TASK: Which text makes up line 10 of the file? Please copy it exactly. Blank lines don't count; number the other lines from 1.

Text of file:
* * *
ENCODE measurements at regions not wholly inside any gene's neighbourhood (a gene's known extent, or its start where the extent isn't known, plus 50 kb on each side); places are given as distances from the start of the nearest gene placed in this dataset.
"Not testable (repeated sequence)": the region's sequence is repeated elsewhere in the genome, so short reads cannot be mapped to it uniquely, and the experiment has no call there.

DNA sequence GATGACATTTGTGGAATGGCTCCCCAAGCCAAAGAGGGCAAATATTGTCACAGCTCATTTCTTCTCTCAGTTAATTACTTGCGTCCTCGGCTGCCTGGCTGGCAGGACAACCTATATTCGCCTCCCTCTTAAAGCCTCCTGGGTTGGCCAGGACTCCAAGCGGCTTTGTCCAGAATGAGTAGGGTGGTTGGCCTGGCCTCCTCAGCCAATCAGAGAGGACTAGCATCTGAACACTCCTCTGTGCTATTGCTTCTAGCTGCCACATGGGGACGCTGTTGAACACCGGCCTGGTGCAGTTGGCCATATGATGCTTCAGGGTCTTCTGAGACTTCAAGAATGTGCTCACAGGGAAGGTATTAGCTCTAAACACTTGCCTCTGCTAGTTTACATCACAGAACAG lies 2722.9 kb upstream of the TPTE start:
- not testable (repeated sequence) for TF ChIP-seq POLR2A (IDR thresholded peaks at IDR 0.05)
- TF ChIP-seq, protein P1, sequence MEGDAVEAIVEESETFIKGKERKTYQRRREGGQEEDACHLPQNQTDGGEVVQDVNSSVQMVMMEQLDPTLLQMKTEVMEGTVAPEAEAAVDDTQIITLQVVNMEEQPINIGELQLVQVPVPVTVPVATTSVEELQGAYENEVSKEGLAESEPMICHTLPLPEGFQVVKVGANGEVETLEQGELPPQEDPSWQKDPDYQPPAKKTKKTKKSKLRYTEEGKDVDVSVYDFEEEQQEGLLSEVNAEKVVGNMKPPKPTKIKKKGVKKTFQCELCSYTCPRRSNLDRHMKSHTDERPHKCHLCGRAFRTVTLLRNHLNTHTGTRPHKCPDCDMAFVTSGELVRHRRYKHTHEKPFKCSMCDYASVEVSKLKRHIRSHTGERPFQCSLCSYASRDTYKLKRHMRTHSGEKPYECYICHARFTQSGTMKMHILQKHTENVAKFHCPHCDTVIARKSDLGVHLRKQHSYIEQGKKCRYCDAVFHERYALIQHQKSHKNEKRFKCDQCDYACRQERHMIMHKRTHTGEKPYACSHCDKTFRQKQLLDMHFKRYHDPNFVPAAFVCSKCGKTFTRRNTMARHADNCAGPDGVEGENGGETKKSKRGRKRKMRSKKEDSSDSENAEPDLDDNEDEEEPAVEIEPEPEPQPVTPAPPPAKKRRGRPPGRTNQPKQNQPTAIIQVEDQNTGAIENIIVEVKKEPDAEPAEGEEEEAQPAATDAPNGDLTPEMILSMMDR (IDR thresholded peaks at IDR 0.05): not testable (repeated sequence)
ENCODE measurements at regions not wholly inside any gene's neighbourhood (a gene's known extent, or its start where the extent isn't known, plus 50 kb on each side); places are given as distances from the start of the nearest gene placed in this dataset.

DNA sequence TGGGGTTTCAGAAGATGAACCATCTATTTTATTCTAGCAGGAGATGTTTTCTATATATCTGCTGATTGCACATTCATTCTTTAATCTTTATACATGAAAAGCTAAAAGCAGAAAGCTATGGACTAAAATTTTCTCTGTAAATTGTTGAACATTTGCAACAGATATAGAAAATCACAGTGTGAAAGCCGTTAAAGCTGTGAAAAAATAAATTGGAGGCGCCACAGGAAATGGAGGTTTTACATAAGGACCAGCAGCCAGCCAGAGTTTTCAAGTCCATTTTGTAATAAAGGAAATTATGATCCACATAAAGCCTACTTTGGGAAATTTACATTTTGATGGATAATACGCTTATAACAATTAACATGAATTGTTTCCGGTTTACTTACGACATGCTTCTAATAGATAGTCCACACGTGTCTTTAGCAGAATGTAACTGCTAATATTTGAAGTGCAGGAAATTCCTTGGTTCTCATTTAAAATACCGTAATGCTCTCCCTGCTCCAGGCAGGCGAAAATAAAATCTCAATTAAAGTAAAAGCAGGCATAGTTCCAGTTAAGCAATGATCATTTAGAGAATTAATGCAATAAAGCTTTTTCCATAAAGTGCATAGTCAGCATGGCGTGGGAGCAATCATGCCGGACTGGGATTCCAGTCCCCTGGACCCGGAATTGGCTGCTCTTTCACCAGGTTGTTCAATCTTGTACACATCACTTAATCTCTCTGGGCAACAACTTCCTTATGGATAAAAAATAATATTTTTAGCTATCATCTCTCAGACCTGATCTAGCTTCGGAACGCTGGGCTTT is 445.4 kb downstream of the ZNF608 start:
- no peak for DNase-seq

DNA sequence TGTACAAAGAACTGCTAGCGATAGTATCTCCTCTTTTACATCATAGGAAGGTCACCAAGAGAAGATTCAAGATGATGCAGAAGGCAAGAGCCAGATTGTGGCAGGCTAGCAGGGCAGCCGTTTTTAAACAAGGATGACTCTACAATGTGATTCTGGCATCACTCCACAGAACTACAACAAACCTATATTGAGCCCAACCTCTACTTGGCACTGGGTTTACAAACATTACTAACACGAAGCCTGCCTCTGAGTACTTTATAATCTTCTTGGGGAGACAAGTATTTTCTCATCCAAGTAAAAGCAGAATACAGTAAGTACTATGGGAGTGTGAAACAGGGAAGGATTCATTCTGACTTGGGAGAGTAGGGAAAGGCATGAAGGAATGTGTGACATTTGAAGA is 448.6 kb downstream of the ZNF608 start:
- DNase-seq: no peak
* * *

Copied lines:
- DNase-seq: no peak